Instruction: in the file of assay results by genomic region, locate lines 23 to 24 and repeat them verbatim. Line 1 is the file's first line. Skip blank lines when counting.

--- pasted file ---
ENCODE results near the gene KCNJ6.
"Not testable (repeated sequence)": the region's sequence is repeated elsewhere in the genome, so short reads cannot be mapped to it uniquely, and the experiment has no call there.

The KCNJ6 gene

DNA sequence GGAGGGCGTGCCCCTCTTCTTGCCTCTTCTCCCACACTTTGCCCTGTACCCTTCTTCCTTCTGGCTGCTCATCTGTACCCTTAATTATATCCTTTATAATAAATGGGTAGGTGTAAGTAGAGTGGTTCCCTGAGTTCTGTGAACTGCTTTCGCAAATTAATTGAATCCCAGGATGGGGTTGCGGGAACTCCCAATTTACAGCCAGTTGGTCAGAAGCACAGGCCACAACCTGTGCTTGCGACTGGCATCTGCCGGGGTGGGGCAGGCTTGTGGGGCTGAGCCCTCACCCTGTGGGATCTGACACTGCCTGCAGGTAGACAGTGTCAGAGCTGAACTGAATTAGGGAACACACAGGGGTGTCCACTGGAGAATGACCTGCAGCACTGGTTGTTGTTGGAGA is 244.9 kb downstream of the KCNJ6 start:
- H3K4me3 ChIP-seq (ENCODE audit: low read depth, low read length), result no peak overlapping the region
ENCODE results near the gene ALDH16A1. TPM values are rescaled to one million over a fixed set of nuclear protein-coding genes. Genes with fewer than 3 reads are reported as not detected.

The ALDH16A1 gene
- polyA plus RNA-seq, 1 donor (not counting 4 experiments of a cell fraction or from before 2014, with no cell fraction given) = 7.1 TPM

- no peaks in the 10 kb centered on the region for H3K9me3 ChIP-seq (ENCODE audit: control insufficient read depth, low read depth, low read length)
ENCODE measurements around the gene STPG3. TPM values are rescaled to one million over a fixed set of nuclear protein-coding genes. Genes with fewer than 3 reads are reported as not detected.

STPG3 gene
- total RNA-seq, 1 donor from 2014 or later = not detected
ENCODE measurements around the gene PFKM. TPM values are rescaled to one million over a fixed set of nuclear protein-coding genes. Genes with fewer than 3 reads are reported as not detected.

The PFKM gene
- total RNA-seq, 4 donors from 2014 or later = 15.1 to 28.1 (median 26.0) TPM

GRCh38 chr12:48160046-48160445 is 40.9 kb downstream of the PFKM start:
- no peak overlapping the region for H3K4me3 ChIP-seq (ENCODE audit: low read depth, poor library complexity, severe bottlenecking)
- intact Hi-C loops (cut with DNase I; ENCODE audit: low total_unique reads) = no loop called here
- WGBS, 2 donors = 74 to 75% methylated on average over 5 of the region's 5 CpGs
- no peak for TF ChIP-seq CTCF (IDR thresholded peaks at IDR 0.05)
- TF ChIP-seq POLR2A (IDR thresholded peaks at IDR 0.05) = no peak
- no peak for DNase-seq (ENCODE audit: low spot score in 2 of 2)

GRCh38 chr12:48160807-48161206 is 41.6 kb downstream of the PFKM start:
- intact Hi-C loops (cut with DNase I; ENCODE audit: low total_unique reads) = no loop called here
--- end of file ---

GRCh38 chr12:48160807-48161206 is 41.6 kb downstream of the PFKM start:
- intact Hi-C loops (cut with DNase I; ENCODE audit: low total_unique reads) = no loop called here